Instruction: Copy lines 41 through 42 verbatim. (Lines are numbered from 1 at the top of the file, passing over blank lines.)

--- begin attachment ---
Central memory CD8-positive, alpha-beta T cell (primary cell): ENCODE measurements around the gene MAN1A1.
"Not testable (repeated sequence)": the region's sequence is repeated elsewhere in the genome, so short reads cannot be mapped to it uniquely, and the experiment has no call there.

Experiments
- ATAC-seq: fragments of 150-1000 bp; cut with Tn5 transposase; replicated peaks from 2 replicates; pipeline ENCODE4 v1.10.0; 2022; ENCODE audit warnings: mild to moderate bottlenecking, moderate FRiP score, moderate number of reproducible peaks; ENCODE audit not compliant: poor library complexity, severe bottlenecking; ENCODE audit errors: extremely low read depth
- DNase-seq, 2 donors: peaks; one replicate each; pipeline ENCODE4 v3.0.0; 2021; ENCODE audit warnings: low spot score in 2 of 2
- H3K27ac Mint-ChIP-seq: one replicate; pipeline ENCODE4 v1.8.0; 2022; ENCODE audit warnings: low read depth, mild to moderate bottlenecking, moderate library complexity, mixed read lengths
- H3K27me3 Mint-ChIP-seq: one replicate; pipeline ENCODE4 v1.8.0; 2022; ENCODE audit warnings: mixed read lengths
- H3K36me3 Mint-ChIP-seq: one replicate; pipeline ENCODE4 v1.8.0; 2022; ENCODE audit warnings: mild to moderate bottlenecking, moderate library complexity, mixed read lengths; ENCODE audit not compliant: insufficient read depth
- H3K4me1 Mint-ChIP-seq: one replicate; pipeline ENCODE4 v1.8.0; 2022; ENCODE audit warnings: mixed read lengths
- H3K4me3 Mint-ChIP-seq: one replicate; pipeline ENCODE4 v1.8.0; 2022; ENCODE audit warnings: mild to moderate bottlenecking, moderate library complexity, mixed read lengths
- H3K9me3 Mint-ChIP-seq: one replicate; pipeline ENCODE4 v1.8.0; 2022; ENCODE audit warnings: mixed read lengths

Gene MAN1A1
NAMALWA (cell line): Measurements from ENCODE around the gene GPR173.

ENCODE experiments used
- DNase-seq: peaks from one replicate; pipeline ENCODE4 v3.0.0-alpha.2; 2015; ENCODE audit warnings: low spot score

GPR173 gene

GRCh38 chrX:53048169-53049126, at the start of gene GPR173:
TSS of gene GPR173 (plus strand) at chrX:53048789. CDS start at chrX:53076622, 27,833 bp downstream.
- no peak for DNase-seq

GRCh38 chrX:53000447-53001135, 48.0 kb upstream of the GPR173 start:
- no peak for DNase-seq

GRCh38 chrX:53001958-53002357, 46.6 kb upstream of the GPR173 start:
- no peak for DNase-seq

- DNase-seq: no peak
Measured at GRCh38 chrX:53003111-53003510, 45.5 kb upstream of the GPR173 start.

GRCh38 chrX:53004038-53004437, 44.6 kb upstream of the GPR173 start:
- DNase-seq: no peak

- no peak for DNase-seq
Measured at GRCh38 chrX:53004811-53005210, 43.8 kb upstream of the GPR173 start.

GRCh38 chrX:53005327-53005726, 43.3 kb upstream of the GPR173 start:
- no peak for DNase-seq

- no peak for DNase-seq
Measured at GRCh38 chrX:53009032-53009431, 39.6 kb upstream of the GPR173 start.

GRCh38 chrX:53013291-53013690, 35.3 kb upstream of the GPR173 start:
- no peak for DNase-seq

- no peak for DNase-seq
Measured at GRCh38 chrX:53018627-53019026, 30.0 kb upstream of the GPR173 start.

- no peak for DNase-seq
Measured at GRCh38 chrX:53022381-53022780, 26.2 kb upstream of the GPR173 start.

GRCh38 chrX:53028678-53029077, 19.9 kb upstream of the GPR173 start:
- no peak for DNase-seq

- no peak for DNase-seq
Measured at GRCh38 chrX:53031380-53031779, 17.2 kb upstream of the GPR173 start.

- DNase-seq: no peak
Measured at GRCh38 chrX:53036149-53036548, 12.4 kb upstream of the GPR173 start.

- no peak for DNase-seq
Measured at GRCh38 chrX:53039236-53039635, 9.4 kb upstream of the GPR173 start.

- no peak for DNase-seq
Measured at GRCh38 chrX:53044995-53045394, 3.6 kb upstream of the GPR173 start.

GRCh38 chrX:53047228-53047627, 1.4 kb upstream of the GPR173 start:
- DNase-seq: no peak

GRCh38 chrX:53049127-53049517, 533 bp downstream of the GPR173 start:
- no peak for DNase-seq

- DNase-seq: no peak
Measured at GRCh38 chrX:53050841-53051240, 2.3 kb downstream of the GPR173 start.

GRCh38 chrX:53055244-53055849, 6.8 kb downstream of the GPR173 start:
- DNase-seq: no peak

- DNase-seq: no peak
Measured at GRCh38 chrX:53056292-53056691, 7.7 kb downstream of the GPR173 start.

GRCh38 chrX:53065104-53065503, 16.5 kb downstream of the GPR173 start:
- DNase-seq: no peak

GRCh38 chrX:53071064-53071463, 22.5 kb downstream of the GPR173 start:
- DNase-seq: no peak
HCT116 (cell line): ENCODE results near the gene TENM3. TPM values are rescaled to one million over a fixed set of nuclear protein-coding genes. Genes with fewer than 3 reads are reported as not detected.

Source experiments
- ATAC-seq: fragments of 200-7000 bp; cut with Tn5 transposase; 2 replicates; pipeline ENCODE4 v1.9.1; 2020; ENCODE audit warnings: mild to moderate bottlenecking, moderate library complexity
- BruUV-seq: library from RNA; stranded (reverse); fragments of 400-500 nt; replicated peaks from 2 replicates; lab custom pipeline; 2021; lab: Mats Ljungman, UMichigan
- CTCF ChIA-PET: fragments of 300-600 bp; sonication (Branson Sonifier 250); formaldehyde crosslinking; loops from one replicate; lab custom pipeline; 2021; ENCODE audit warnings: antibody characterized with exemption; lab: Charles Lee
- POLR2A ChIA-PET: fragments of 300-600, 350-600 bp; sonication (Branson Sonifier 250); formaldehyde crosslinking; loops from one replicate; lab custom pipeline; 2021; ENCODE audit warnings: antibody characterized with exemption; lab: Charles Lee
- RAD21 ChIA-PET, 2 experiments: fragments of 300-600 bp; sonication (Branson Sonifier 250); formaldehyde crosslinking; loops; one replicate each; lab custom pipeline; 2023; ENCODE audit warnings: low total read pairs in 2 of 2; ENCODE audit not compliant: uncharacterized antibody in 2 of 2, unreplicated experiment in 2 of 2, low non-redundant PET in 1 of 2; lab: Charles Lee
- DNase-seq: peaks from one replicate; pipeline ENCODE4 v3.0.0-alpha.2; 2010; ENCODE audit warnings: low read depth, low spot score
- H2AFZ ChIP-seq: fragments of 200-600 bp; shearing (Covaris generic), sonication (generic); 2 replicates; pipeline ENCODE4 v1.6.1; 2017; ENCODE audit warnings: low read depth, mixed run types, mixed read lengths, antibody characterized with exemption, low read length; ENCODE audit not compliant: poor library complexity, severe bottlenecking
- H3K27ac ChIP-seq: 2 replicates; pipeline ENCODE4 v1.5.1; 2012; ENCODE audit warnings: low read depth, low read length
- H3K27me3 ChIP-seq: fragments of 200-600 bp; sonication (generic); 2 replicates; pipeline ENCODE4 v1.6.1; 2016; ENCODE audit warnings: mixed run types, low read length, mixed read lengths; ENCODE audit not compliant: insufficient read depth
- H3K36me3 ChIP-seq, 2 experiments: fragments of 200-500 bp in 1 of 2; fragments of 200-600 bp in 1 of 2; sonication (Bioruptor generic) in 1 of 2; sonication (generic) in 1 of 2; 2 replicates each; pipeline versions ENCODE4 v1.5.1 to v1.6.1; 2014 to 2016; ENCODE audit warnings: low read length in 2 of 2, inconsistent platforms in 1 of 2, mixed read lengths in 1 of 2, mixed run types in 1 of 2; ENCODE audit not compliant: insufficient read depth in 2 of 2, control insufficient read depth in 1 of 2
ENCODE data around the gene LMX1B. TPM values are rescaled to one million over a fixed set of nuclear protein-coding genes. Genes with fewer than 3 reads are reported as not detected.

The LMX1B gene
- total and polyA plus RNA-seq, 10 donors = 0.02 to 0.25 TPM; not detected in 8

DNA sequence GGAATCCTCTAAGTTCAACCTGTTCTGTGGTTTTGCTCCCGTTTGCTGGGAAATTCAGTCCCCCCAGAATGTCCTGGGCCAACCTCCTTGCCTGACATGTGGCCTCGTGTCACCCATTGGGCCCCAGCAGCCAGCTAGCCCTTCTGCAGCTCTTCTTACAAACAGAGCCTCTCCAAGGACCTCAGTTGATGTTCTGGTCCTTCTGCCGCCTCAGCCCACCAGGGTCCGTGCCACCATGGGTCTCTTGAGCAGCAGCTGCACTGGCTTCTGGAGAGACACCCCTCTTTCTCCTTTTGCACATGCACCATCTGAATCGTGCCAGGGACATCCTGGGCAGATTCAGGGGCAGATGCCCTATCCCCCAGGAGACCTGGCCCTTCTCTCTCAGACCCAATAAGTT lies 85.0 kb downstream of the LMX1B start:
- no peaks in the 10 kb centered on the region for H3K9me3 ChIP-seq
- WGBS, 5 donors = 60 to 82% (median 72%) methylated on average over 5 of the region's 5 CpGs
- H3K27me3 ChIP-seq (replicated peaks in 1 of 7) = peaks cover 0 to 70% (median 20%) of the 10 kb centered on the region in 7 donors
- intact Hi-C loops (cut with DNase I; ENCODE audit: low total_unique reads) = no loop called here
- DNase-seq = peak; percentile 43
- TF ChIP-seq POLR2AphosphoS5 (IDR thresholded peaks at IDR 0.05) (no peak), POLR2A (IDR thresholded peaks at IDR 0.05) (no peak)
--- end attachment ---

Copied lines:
- no peak for DNase-seq

- no peak for DNase-seq